The Rolling Stones define the rock-and-roll band, as they have for nearly six decades now. Exactly how they’ve done so is thoroughly documented, not least by the band’s own expansive and still-growing catalog of songs and albums (all of which I happen to have spent the last few months listening through). But the story of the Stones continues to compel, told and re-told as it is in every form of media produced by each era through which the band has passed: books, articles, podcasts, and also the sort of documentaries we’ve collected here today. Some were originally produced for television; others, like WatchMojo’s “The Rolling Stones: The Story & the Songs” above, for the internet. Each of them addresses the same question: how did a couple of blues-obsessed lads from Kent come to run the biggest rock group in the world?
Even when straightforwardly presented, as in the Biography broadcast above, the history of the Rolling Stones constitutes a pop-cultural thrill ride. It begins, by most accounts, with former classmates Mick Jagger and Keith Richards bumping into each other at a train station in 1961. Their shared interest in music, and especially American blues, inspired them to put a band together.
Before long, Jagger and Richards’ Blues Boys made the acquaintance of another band, Blues Incorporated, whose members included Brian Jones, Ian Stewart and Charlie Watts. Though Watts wouldn’t join up until later, the other four constituted most of the first lineup of the Rolling Stones, who made their debut at London’s Marquee Club in July 1962.
You can see a great deal of archive footage depicting the Stones in their early years in the documentary above, Rolling Stones: Rock of Ages. The title implies an obvious and much-repeated joke about the once-rebellious youngsters’ insistence on rocking into relatively advanced age. But onstage — and the live performance has always been essential to their appeal, more so even than their albums — they remain very much the same band once promoted with the question “Would you let your sister go with a Rolling Stone?” That line was only one of the strategies used by its author, the Stones’ first manager Andrew Loog Oldham, to launch his boys into worldwide popularity by framing them as the brash opposite of the Beatles — to whom, despite their considerable musical differences, one can hardly avoid making reference in the story of the Stones.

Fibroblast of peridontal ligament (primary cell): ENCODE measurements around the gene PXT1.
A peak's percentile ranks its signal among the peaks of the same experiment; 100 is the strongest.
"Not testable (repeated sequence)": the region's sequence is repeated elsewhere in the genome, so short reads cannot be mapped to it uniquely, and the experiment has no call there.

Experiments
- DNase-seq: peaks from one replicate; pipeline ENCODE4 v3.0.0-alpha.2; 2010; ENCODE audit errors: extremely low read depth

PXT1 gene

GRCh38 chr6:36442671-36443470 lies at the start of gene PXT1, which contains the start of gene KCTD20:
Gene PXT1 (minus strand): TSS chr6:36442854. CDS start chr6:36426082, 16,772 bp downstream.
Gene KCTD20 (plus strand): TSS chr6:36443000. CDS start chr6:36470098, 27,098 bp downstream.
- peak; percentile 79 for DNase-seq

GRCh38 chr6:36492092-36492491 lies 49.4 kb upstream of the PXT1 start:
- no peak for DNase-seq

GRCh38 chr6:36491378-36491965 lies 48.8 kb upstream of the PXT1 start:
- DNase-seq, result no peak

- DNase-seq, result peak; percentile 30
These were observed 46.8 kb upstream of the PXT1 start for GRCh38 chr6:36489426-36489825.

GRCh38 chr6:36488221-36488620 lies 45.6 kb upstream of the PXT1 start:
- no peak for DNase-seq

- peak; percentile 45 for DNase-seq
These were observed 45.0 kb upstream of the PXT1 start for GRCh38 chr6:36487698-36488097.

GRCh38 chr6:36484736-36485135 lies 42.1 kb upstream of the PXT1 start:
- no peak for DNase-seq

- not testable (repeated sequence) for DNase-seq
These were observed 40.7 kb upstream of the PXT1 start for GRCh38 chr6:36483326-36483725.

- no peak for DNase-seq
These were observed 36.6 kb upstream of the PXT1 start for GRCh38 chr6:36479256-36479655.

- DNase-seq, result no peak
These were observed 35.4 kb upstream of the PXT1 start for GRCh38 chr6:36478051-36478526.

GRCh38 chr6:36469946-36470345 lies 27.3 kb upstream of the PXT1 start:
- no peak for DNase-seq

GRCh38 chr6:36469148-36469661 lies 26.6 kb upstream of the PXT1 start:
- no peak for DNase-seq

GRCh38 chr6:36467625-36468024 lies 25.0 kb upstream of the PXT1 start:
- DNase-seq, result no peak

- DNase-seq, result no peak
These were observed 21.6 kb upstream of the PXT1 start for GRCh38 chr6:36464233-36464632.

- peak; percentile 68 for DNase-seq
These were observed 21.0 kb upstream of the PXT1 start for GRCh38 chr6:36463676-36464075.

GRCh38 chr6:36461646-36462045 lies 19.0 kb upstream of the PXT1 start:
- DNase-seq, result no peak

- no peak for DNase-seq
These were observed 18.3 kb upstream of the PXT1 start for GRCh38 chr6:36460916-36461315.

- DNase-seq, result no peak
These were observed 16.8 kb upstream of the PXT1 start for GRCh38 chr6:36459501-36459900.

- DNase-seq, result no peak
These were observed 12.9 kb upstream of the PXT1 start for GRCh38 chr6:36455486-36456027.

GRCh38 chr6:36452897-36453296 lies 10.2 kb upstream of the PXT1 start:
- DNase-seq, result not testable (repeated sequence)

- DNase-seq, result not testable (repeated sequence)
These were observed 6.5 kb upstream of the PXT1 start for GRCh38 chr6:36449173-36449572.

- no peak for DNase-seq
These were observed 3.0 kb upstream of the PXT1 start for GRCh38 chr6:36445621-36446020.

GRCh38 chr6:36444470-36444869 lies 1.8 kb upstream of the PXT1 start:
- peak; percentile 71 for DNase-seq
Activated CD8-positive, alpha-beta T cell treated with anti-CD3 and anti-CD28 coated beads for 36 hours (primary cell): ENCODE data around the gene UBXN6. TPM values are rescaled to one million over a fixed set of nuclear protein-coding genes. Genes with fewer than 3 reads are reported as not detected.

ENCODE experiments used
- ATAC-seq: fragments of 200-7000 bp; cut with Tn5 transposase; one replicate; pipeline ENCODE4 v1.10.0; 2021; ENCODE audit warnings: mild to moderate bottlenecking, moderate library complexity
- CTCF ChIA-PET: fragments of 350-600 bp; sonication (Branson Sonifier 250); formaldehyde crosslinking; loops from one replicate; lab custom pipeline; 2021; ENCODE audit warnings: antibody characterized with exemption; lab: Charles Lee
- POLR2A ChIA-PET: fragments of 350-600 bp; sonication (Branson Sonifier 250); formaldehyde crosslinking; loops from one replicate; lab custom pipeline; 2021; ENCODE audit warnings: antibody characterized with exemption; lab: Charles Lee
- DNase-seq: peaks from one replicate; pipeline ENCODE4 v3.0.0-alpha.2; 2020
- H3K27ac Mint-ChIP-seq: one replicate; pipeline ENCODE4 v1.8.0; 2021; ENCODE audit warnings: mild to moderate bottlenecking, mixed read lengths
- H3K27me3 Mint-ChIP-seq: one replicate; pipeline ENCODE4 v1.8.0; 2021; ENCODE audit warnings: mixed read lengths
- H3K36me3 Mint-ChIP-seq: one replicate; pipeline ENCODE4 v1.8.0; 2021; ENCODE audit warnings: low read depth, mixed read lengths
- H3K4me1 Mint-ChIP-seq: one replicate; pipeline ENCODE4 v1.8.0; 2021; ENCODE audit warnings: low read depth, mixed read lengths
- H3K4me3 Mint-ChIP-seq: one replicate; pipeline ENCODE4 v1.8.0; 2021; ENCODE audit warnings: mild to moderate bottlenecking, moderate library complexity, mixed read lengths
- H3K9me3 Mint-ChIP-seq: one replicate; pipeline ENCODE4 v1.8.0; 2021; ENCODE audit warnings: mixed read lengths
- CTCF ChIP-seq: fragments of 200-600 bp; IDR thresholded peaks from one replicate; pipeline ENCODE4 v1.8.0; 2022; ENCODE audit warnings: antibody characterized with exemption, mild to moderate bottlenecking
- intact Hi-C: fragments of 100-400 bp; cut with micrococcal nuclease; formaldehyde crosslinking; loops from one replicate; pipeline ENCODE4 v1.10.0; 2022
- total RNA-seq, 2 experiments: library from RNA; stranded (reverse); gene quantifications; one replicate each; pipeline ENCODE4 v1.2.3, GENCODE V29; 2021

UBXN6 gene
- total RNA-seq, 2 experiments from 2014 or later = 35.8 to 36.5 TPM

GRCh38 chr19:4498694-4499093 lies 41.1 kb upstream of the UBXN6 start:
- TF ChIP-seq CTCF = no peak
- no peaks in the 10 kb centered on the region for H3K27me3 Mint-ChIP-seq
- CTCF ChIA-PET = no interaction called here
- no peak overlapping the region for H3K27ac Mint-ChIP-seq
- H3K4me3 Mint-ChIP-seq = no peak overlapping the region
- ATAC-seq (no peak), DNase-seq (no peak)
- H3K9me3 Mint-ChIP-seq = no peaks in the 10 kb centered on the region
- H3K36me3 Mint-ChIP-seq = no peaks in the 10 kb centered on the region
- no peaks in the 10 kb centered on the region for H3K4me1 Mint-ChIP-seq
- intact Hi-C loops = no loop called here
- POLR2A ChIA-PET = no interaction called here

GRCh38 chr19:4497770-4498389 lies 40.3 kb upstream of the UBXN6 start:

Though the bands became fast friends in real life, the press of the 1960s couldn’t resist crafting a rivalry, as recounted in The Beatles vs. The Rolling Stones, the Canal+ documentary above. Whatever competition existed between them (or with American bands like the Beach Boys) only encouraged them to make their music more powerful and distinctive. This they did in the face of countless personal and professional setbacks, which for the Stones included the loss of founding member Brian Jones and the violent Altamont Free Concert, widely interpreted as the end of the utopian 1960s. As products and survivors of that era, the Stones also remain embodiments of its insouciant ambition. “For my generation, what was happening and the feeling in the air was: it’s time to push limits, says no less a survivor than the subject of Keith Richards: The Origin Of The Species. “The world is ours now, and you can rise or fall on it.”
Based in Seoul, Colin Marshall writes and broadcasts on cities, language, and culture. His projects include the Substack newsletter Books on Cities, the book The Stateless City: a Walk through 21st-Century Los Angeles and the video series The City in Cinema. Follow him on Twitter at @colinmarshall or on Facebook.